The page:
The most important tool in the kitchen, I heard a TV chef say, is the spatula for scraping pots and bowls because we shouldn’t waste food.
It’s not often that we hear about frugal housekeeping from a celebrity. But chefs, I’ve learned, are all about reducing waste.
A lot of houses could benefit from the practices of a good commercial kitchen. Managing waste is the big one.
Our homes are large recycling bins, starting with the house itself, which is often a “reuse” from the previous owner. We buy it and reshape it, and, along with new stuff, fill it with heirlooms and hand-me-downs.
At my own house this month, a few lovingly worn household items will get a second life when they’re uprooted and sent packing to a loft in a former (recycled) Detroit warehouse where one of our family will “set up housekeeping,” as my grandmother liked to say.
The slipcovered Quatrine sofa, now into its second retirement, will be a frat-house style placeholder for more contemporary seating down the road. I like to think that its presence will infuse the new space with memories of the dog that napped on the cushions while her family settled in beside her, watching movies that graduated from Wallace & Gromit to Office Space.
As the sofa invites friends to come sit awhile in a foreign location, old conversations will mingle with new. Words, like furnishings, do circle back.
As a girl, when I heard my mother refer to “a month of Sundays,” I thought it meant a whole month of nothing but Sundays: everyone at home, no work, Sunday dinners, bacon-and-egg breakfasts, board games, and afternoon movies in black and white — all month, every day.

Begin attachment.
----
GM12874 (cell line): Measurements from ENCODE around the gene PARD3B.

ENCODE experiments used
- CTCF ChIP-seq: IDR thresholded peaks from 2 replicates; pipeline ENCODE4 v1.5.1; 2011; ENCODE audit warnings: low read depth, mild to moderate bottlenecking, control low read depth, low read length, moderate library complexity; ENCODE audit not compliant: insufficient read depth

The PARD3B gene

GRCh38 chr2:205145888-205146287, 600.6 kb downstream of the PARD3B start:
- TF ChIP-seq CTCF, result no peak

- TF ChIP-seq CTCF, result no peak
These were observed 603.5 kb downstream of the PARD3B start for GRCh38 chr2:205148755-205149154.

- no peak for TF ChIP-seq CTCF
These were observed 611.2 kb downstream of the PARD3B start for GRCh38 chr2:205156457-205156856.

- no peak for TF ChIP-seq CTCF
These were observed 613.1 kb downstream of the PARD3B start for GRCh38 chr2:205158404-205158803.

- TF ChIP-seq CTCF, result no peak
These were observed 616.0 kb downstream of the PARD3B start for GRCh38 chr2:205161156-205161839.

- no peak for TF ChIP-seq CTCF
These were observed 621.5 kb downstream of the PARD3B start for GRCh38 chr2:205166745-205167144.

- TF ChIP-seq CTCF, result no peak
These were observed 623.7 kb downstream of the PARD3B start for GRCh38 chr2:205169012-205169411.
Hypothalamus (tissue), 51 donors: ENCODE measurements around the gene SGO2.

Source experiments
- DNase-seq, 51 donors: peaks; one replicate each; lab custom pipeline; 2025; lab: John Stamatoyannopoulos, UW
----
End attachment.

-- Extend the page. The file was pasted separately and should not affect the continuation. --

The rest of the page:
I still prefer that childhood interpretation to the true meaning: a long time.
All week long, the day of leisure glimmers, dreamlike on the horizon. Much of the anticipation involves just the thought of being home.
Houses perform a practical duty. They send us out into the world like mothers tending their school kids: squeaky clean (thanks to the bath), pressed and ironed (courtesy of the laundry room), breakfasted and caffeinated with packed lunch in hand (from the pantry and refrigerator), and welcomed home to supper (warmed by the kitchen range).
But as much as we rely on the pragmatic valet services they perform, homes offer an even more supportive role: comfort — a place where we can just be.
At a recent event at the Detroit Institute of Arts, standing in Rivera Court surrounded by murals of laborers, I asked a visitor from Los Angeles about his “carmageddon” experience. “It was great,” he said, “we all had to stay home” — a rare day, one when time circled back on itself, which is never a waste.
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